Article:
What’s next for spurned Red Wings?

Submitted for your approval: Four years ago a general manager of an NHL hockey team stopped at a gas station and was interrupted by a phone call informing him that one of the top players in the league was willing to sign a one-year deal with his team. The general manager could not believe his good fortune.

Fast forward four years later, the same general manger was in an airplane flying to Wisconsin with the shaky hope of convincing a top player to sign a multiyear, mega-million-dollar deal with his team.

Watch out there’s an unrestricted free agent up ahead . . . welcome to the Red Wings Twilight Zone — a world of cash to burn and nobody to spend it on.

Now that Zach Parise and Ryan Suter have each agreed to 13-year deals with the Minnesota Wild, the Wings are left scrambling.  

It’s not a secret that Suter was on Detroit’s radar for the last couple of years, and his signing has to be a catastrophic blow, not only to the on-ice product but to the Red Wings’ collective ego.

Whatever the Wings do next, you can bet that owner Mike Ilitch will demand that it be big. Rick Nash, Bobby Ryan or one of the 12 apostles, it’ll be something that will re-energize Hockeytown.

Expect the Wings to go after unrestricted free-agent forward Alexander Semin with the hope that Pavel Datsyuk will be able to reel in the extremely talented, but totally enigmatic forward.

Unrestricted free-agent forward Shane Doan would be a great addition, and the Wings will pursue him. However, he’s the most popular athlete in Phoenix, and I don’t see him leaving the desert.

One of Doan’s teammates, Keith Yandle, is a strong trade possibility. Yandle, 25, is 6-foot-1 and 190 pounds with a high skill set. He would fit into the Wings’ attacking style.

You have to believe that whatever the Coyotes are asking for Yandle, Detroit’s situation might make almost everybody in the organization available.

Calgary’s Jay Bouwmeester could also be had in a trade, but he’s been labeled an underachiever who doesn’t play as big as he is, 6-foot-4, 212 pounds.  

Even though the Red Wings need a solid, top-four defenseman, Bouwmeester might not be worth the risk. Still, he’s a quality player who could be a last resort.   

As far as the rest of the unrestricted free-agent defensemen go, it’s slim pickings if you’re looking for a top-four guy. Matt Carle is out there, but the Wings aren’t sold on him — although that was yesterday and Suter’s gone.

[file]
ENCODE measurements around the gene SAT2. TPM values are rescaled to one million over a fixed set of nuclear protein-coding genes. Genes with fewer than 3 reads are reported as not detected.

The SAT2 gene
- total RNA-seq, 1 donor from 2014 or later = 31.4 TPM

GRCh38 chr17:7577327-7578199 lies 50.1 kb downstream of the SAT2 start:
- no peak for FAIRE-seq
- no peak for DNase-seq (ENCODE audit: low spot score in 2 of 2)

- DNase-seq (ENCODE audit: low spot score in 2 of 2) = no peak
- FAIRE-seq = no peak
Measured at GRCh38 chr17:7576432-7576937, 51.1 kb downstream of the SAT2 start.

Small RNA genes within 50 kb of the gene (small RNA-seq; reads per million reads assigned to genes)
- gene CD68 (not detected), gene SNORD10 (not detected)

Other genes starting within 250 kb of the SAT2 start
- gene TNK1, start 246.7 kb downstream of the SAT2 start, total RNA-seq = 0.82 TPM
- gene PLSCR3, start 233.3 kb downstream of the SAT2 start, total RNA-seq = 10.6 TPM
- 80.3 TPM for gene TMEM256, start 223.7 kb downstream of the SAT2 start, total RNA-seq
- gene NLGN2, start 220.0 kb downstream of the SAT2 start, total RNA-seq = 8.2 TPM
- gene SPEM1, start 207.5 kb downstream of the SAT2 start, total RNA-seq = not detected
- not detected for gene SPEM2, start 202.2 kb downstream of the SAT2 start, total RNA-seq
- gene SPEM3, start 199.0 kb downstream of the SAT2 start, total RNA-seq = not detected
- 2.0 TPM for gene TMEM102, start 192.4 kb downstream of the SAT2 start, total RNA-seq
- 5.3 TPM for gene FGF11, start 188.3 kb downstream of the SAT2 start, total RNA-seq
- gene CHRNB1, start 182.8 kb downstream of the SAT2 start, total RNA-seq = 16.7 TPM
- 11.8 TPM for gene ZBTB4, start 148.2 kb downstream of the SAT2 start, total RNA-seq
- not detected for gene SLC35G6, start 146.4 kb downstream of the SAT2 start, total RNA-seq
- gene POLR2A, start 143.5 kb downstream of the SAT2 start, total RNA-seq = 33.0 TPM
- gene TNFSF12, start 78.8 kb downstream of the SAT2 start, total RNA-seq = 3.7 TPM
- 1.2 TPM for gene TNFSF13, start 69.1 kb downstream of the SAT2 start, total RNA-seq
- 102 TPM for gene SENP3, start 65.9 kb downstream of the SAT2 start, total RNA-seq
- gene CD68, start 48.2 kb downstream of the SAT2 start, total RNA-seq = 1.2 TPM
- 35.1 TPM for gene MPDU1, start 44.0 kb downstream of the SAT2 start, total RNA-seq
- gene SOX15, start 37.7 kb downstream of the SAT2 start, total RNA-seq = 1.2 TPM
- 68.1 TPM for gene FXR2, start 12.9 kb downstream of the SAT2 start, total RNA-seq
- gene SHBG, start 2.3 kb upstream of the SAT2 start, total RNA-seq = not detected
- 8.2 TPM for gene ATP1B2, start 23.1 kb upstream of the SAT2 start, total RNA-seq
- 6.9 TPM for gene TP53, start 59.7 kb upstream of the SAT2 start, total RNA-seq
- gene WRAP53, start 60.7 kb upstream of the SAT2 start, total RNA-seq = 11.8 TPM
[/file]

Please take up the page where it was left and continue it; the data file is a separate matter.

They could sign the likes of a Scott Hannan, Sean O’Donnell or Michal Rozsival. All of them would provide a veteran to stabilize the defense, but like most of what’s left, their better days are behind them.

If there is a wild card in all of this, it could be restricted free-agent defenseman Shea Weber. No, Detroit will not sign him to an offer sheet, and it’s a given that Nashville will try to sign their restricted free-agent captain to a long-term deal.

But if Weber publicly comes out and says he’s one-and-done in Nashville or demands a trade, the Wings would give up the farm to land him. Again, it’s all up to Weber, how he reacts to the Suter signing could impact the Red Wings — although it’s a bit of a reach.

Today was a blow to a Detroit organization that has had its way for the last 20 years. Ilitch was turned down after a face-to-face meeting with Suter , and the Red Wings owner doesn’t experience that very often.

Everything about this offseason has had profound implications on the Wings. They’ve lost Nick Lidstrom, Brad Stuart and Jiri Hudler. They believed that Suter was theirs, only to be jilted.

Detroit has always coveted stars because they sell tickets. Ilitch loves the draw of star power, and he will not sit idly by — unless the Wings are shot down at every turn.  

They will continue to be aggressive, but they’re not calling the shots.    

At Lidstrom’s retirement press conference, I asked Ken Holland this: If the Wings get completely shut out in free agency, would next season’s roster be younger and include some unproven NHL prospects?

Holland gave a “yeah, right” kind of look and said that it was a possibility.

Today it appears to be a real concern.